For the most part, these options are for better defined coastlines and more even blending with whatever surrounding scenery is in use. The following captures show the default installation which is a flat installation with orthophotos.

This set of images is the no flat with orthophoto optional installation. SFD warns that this option may result in some “floating” objects. As you can see, the end of the ALS bridge hovers over the ground.

Now, in the final step of the optimum installation of KSFO, we utilize the MUXP utility per the instructions in the SFD documentation. This customizes whatever mesh is in use. In my example case, we’ve been looking at the Orbx True Earth mesh. Here is that mesh modified by the MUXP utility and the SFD supplied information.

Note where the ALS joins the land. You can also see many other details along the coast have benefited from the application of the MUXP mesh.

Welcome to San Francisco

A Little Information About a Very Big Airport
The airport that today covers 5,207 acres began in 1927 as a 150-acre temporary and experimental airport named Mills Field Municipal Airport of San Francisco by the city and county of San Francisco. In August 1930, San Francisco purchased the land and surrounding area which saw the airport increase to cover 1112 acres. A short time later, the name was changed to San Francisco Airport.

From 1934 to World War II, the airport played a significant role in the rise of United and Delta airlines and saw the completion of a new passenger terminal in 1937. During the war, it was used as a Coast Guard base and the Army Air Corps training also maintained a presence there. Foreign service began in 1946 and routes and carriers were continuously added over the next twenty years or so.

During the 1950s, TWA inaugurated jet service to the airport with non-stop flights to New York. The first jetway bridge was installed in July 1959. It was also one of the first in the United States. The airport welcomed helicopter service in 1961. Usage of the airport continued to grow until it became the sixth busiest airport in the world largely as the result of the dot-com boom in the 1990s. Since 2001, the airport has fallen outside of the top 20.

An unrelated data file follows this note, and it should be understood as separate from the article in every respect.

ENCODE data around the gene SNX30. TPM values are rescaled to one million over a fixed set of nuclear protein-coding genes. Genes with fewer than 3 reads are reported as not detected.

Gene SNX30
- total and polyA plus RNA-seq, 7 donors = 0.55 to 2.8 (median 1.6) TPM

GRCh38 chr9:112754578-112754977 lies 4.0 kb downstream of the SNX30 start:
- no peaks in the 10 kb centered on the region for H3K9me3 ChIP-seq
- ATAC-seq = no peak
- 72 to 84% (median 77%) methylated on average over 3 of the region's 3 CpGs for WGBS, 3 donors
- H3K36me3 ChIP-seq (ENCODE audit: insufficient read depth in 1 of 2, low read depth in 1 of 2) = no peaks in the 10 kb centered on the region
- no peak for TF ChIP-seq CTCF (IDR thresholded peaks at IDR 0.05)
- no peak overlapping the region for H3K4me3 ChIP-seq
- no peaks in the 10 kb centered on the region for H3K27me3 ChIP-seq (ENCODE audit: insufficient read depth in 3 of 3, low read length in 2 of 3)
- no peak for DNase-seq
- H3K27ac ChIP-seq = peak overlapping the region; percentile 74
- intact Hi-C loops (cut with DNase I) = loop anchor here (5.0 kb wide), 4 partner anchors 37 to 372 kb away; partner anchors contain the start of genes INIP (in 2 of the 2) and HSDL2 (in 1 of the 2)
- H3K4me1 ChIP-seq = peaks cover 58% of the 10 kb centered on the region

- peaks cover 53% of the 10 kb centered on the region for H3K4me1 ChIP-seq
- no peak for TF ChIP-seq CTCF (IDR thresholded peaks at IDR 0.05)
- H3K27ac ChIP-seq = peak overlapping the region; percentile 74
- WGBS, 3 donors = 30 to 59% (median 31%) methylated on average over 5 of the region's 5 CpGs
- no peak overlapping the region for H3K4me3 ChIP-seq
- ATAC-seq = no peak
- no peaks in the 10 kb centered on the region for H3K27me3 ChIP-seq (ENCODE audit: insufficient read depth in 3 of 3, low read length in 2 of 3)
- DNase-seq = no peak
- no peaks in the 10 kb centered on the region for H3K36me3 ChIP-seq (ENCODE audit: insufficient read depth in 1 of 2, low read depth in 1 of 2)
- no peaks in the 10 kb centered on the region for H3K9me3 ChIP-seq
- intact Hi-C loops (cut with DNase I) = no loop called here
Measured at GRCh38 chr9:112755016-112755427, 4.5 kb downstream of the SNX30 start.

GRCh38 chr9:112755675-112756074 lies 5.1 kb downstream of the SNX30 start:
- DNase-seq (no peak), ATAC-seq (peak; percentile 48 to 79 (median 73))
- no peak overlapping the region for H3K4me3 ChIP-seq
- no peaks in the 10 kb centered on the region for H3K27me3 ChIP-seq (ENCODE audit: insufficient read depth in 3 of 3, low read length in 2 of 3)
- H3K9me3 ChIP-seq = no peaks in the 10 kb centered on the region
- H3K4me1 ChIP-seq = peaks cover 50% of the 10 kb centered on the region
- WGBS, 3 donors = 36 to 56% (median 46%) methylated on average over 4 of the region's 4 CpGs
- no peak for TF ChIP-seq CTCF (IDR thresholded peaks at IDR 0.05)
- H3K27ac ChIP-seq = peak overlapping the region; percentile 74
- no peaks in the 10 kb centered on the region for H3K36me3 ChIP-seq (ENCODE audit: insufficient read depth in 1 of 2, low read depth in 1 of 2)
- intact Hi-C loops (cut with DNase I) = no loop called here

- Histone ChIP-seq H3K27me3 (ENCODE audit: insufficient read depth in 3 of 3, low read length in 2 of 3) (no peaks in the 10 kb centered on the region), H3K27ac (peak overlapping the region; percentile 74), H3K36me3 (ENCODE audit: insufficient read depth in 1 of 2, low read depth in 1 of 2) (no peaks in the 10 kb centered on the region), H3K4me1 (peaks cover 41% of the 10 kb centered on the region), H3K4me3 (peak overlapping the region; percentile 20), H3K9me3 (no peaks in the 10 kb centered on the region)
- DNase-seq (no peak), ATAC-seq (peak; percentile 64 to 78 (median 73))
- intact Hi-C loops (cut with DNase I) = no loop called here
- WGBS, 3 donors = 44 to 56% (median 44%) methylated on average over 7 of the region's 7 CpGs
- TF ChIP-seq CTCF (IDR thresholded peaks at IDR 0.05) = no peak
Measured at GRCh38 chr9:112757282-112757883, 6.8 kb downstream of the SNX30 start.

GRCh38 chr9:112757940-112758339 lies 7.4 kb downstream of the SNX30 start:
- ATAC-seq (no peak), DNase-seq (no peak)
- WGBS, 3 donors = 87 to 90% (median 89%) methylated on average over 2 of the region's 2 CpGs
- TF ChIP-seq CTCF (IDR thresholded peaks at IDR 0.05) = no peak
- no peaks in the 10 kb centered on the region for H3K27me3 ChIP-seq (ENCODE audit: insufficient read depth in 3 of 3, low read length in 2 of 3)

December 2000 witnessed the opening of the new 2.4-billion-dollar International Terminal Complex that replaced the old Terminal 2. Within the terminal lies the San Francisco Airport Commission Aviation Museum and Library, and the Louis A. Turpen Aviation Museum. Collectively, these are known as the SFO Museum and makes San Francisco International Airport one of only ten airports in the United States to host a museum within airport buildings.

San Francisco possesses a certain notoriety because of its frequent low visibility weather. This led to a proposed expansion of the airport to create a greater separation between runways to mitigate the frequent delays caused by these difficult weather conditions.

The expansion involved adding fill to San Francisco Bay and recreating the lost environment by restoring long ago damaged wetlands. Despite political maneuvering to expedite this project, it never came to fruition and single runway use remains the norm in subpar conditions due to the 750-foot centerline to centerline separation of the parallel strips created in the 1950s.

KSFO notes on their website that they may have a bigger problem than the short separation of runways:

Sea level rise resulting from climate change poses challenges to properties along the Bay, such as the Airport. Recent California studies estimate that by the year 2100, sea level rise is likely to be up to 3.4 feet above 1991-2009 mean sea levels.